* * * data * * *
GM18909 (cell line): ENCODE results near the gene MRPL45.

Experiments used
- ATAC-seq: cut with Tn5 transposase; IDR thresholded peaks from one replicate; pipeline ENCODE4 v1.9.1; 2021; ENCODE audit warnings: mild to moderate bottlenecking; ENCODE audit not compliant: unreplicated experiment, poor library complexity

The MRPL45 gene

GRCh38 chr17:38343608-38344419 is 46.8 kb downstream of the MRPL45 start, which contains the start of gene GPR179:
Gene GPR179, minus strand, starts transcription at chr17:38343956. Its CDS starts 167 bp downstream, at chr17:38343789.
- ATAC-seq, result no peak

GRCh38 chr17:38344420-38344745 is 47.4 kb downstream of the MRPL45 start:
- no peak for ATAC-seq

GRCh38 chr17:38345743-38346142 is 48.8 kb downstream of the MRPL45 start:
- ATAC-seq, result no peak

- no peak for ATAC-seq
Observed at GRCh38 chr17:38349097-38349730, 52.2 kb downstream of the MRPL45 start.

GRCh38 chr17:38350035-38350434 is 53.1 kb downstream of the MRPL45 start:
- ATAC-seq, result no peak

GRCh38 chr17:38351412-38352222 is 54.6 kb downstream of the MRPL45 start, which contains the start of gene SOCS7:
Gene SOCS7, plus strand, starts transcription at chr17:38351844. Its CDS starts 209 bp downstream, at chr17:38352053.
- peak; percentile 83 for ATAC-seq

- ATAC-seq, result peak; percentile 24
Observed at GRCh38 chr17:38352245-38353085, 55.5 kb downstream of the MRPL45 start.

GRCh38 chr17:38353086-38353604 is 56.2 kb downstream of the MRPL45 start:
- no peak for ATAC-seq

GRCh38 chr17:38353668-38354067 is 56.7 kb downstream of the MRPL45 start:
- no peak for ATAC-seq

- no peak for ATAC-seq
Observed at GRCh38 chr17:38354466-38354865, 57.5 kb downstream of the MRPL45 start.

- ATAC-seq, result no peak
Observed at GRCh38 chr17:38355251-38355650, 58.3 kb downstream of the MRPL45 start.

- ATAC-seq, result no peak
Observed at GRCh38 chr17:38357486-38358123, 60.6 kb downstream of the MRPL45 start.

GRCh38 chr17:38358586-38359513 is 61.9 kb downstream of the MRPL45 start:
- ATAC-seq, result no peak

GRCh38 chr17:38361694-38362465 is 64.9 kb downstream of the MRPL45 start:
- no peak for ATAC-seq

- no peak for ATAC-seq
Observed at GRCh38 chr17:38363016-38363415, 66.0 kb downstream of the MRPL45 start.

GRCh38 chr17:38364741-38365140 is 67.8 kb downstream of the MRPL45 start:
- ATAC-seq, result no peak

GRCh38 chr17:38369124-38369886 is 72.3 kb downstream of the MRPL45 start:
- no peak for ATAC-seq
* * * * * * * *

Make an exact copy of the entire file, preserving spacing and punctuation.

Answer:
GM18909 (cell line): ENCODE results near the gene MRPL45.

Experiments used
- ATAC-seq: cut with Tn5 transposase; IDR thresholded peaks from one replicate; pipeline ENCODE4 v1.9.1; 2021; ENCODE audit warnings: mild to moderate bottlenecking; ENCODE audit not compliant: unreplicated experiment, poor library complexity

The MRPL45 gene

GRCh38 chr17:38343608-38344419 is 46.8 kb downstream of the MRPL45 start, which contains the start of gene GPR179:
Gene GPR179, minus strand, starts transcription at chr17:38343956. Its CDS starts 167 bp downstream, at chr17:38343789.
- ATAC-seq, result no peak

GRCh38 chr17:38344420-38344745 is 47.4 kb downstream of the MRPL45 start:
- no peak for ATAC-seq

GRCh38 chr17:38345743-38346142 is 48.8 kb downstream of the MRPL45 start:
- ATAC-seq, result no peak

- no peak for ATAC-seq
Observed at GRCh38 chr17:38349097-38349730, 52.2 kb downstream of the MRPL45 start.

GRCh38 chr17:38350035-38350434 is 53.1 kb downstream of the MRPL45 start:
- ATAC-seq, result no peak

GRCh38 chr17:38351412-38352222 is 54.6 kb downstream of the MRPL45 start, which contains the start of gene SOCS7:
Gene SOCS7, plus strand, starts transcription at chr17:38351844. Its CDS starts 209 bp downstream, at chr17:38352053.
- peak; percentile 83 for ATAC-seq

- ATAC-seq, result peak; percentile 24
Observed at GRCh38 chr17:38352245-38353085, 55.5 kb downstream of the MRPL45 start.

GRCh38 chr17:38353086-38353604 is 56.2 kb downstream of the MRPL45 start:
- no peak for ATAC-seq

GRCh38 chr17:38353668-38354067 is 56.7 kb downstream of the MRPL45 start:
- no peak for ATAC-seq

- no peak for ATAC-seq
Observed at GRCh38 chr17:38354466-38354865, 57.5 kb downstream of the MRPL45 start.

- ATAC-seq, result no peak
Observed at GRCh38 chr17:38355251-38355650, 58.3 kb downstream of the MRPL45 start.

- ATAC-seq, result no peak
Observed at GRCh38 chr17:38357486-38358123, 60.6 kb downstream of the MRPL45 start.

GRCh38 chr17:38358586-38359513 is 61.9 kb downstream of the MRPL45 start:
- ATAC-seq, result no peak

GRCh38 chr17:38361694-38362465 is 64.9 kb downstream of the MRPL45 start:
- no peak for ATAC-seq

- no peak for ATAC-seq
Observed at GRCh38 chr17:38363016-38363415, 66.0 kb downstream of the MRPL45 start.

GRCh38 chr17:38364741-38365140 is 67.8 kb downstream of the MRPL45 start:
- ATAC-seq, result no peak

GRCh38 chr17:38369124-38369886 is 72.3 kb downstream of the MRPL45 start:
- no peak for ATAC-seq